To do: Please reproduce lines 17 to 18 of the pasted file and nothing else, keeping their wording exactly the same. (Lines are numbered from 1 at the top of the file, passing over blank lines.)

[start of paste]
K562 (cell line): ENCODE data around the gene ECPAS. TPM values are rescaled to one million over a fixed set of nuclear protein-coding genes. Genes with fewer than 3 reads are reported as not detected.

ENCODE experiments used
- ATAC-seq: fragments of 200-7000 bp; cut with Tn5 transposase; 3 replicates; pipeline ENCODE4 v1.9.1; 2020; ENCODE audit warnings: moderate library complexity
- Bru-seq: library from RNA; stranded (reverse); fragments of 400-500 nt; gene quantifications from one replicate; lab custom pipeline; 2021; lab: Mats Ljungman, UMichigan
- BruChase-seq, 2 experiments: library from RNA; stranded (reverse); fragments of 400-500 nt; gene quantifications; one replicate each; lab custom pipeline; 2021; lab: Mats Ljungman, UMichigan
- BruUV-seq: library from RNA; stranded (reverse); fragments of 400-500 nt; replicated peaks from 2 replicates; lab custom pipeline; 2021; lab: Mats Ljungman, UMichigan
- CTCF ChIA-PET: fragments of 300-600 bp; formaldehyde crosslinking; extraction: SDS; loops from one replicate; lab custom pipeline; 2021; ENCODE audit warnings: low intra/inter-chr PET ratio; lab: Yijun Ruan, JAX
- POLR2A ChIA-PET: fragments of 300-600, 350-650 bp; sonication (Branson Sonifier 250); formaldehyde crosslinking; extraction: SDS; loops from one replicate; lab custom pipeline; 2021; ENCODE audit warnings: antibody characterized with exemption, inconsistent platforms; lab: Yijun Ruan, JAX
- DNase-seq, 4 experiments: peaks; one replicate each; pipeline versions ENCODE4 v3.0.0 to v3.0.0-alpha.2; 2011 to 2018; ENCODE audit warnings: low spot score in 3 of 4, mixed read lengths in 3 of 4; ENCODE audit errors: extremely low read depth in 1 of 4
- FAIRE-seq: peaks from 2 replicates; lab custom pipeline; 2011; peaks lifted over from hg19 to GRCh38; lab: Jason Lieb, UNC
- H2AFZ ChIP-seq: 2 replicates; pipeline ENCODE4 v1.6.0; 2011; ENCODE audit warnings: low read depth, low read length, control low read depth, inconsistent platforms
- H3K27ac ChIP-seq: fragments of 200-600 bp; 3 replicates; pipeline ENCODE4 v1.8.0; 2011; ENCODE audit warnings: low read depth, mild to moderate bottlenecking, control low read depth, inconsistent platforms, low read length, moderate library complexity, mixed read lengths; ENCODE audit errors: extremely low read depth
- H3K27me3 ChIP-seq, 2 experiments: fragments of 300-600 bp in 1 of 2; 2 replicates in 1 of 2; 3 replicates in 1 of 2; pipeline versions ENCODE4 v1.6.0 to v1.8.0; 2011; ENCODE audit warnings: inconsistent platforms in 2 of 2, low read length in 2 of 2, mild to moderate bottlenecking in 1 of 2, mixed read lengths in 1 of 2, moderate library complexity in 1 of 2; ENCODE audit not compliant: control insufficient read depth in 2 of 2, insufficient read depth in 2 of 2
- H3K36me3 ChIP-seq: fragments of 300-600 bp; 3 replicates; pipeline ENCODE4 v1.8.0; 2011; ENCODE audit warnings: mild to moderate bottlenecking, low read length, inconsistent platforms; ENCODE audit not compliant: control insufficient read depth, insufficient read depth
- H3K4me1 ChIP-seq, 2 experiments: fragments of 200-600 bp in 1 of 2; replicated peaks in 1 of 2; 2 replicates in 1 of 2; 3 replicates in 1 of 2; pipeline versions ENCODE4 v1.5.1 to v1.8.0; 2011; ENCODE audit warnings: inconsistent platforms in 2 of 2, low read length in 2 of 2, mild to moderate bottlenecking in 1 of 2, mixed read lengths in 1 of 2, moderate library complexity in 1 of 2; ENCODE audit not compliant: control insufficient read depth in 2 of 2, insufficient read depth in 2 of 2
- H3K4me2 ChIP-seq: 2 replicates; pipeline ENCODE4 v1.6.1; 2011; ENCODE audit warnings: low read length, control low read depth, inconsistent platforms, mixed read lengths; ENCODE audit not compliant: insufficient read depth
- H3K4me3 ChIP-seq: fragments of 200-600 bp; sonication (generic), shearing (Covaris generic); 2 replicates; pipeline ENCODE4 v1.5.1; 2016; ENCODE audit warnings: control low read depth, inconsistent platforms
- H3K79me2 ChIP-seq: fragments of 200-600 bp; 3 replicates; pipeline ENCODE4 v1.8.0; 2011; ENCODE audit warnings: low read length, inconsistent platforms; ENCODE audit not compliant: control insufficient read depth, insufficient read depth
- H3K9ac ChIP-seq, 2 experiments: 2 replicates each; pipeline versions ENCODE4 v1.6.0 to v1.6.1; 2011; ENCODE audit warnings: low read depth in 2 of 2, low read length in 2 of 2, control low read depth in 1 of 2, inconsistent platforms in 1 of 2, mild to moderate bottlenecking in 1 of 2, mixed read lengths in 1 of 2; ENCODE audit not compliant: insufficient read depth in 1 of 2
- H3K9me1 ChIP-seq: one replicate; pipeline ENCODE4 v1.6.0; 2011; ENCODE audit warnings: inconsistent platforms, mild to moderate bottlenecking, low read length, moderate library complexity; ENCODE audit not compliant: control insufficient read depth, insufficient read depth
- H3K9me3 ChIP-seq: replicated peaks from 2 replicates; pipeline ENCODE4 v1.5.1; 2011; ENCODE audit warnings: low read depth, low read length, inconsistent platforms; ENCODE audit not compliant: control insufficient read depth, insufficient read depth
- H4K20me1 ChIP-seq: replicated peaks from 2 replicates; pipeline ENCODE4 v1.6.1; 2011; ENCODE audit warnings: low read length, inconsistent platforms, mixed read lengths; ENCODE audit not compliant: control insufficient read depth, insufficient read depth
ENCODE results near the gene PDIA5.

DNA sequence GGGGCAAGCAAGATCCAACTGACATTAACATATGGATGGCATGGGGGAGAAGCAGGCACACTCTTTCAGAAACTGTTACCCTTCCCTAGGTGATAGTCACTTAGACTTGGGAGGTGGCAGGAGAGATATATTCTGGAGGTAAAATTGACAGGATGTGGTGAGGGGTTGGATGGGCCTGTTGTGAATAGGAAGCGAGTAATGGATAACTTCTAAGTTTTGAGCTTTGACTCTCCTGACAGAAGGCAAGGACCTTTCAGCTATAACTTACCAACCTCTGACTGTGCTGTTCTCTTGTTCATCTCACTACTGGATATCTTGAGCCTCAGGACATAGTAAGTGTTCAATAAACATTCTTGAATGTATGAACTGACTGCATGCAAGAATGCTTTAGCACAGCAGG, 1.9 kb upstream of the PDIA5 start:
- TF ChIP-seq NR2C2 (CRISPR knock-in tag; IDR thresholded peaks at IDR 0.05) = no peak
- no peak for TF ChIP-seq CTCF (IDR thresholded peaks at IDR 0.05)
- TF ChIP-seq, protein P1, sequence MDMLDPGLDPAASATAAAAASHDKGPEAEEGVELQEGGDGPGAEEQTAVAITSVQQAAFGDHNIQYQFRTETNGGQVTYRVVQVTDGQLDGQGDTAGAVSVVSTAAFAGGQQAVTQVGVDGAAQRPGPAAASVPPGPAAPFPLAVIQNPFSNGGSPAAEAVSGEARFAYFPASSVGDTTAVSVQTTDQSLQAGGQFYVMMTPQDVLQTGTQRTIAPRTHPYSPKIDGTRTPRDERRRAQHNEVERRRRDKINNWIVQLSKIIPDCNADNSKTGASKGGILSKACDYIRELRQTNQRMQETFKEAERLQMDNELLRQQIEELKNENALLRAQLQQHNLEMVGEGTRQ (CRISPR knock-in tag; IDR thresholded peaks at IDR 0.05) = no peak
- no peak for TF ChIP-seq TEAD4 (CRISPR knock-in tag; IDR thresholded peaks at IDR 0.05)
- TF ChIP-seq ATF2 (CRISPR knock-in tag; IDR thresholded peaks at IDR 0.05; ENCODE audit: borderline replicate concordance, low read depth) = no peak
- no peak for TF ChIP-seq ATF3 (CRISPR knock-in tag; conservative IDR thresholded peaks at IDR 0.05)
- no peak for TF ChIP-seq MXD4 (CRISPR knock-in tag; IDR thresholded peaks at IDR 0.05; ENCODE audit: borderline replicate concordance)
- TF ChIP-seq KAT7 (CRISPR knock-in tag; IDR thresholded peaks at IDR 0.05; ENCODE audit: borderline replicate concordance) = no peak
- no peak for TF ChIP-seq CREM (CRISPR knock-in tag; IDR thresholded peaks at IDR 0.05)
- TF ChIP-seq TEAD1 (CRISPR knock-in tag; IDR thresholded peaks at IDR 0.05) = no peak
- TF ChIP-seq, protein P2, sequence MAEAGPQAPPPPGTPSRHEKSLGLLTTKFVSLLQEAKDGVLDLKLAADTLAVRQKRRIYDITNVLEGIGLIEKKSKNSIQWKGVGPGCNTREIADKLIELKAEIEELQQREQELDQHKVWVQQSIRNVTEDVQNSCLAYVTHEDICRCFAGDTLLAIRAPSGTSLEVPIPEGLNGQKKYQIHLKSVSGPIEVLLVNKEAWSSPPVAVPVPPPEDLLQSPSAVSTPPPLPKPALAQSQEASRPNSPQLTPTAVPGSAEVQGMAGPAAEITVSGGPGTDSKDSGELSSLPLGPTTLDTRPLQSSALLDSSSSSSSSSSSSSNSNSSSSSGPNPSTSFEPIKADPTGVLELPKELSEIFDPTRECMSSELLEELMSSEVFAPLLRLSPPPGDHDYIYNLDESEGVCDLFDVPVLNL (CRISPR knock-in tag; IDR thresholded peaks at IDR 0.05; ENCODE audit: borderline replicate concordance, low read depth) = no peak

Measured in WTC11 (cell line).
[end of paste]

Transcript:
- H3K4me3 ChIP-seq: fragments of 200-600 bp; sonication (generic), shearing (Covaris generic); 2 replicates; pipeline ENCODE4 v1.5.1; 2016; ENCODE audit warnings: control low read depth, inconsistent platforms
- H3K79me2 ChIP-seq: fragments of 200-600 bp; 3 replicates; pipeline ENCODE4 v1.8.0; 2011; ENCODE audit warnings: low read length, inconsistent platforms; ENCODE audit not compliant: control insufficient read depth, insufficient read depth